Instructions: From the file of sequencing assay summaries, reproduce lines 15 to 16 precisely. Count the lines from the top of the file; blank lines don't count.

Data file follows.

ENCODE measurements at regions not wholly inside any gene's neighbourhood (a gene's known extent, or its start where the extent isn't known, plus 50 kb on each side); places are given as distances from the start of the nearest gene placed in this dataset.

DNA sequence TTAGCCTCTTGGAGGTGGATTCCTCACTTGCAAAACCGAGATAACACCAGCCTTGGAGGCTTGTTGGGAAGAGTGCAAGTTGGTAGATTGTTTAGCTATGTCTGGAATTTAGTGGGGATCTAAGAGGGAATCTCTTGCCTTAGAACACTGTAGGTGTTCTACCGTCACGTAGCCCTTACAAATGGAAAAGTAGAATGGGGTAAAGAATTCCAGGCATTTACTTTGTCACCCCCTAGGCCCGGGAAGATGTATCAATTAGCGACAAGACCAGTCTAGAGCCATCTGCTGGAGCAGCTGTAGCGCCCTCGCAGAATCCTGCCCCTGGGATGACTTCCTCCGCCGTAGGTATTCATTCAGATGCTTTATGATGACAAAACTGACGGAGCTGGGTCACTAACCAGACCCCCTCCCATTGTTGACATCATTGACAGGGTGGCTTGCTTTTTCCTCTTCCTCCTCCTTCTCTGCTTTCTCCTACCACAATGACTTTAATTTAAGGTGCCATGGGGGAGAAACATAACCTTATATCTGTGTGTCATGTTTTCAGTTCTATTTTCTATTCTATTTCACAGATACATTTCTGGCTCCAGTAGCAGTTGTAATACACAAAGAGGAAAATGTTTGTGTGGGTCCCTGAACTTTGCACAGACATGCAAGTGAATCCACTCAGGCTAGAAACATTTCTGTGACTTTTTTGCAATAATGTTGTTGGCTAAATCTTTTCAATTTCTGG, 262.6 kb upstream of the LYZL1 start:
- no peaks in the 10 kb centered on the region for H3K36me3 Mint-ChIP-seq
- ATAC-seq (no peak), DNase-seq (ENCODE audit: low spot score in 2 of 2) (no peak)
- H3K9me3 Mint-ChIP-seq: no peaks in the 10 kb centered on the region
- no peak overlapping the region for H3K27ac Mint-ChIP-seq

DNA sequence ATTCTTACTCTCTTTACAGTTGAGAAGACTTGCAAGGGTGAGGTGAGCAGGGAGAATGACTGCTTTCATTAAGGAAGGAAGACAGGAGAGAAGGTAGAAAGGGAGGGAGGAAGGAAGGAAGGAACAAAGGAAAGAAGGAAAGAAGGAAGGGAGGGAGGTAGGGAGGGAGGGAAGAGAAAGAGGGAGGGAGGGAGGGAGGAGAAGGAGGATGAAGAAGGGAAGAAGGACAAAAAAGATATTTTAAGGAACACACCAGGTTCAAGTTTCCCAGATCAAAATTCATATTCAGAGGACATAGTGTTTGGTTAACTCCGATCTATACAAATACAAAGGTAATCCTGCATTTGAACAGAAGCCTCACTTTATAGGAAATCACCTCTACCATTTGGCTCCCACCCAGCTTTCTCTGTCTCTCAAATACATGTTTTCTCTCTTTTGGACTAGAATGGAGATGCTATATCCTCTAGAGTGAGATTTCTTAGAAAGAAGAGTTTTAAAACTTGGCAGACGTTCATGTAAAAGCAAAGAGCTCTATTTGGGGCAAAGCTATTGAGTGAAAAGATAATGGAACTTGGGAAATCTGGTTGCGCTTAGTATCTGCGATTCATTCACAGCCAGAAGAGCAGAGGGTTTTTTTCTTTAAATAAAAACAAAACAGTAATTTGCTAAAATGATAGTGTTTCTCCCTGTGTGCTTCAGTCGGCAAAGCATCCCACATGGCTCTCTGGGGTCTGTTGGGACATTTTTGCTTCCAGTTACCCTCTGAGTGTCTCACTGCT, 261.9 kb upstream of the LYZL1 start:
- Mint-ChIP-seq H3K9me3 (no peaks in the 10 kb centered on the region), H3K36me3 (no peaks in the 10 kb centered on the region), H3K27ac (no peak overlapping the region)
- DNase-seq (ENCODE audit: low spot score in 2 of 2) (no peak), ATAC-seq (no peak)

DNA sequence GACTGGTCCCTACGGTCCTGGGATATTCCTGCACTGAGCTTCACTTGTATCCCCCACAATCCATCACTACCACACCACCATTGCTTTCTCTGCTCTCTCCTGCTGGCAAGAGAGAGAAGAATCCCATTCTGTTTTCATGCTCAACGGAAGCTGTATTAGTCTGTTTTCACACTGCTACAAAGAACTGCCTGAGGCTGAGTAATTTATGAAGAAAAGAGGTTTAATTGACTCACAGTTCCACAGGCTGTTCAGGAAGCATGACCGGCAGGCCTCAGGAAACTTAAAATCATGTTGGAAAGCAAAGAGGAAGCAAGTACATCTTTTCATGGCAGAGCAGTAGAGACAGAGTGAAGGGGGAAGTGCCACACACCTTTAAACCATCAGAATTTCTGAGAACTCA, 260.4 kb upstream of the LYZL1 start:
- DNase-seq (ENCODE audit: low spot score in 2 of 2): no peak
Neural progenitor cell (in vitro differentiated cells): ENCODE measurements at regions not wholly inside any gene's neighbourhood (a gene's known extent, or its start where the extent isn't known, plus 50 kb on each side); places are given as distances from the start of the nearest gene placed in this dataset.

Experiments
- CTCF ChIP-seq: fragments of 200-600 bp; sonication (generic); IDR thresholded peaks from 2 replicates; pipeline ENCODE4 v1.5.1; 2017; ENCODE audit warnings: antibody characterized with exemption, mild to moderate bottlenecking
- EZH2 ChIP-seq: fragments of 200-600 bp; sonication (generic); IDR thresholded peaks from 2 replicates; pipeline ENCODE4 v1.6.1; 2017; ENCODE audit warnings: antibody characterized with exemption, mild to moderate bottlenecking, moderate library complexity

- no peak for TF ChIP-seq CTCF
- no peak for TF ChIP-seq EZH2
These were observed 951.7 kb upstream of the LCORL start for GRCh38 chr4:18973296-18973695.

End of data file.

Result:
- EZH2 ChIP-seq: fragments of 200-600 bp; sonication (generic); IDR thresholded peaks from 2 replicates; pipeline ENCODE4 v1.6.1; 2017; ENCODE audit warnings: antibody characterized with exemption, mild to moderate bottlenecking, moderate library complexity

- no peak for TF ChIP-seq CTCF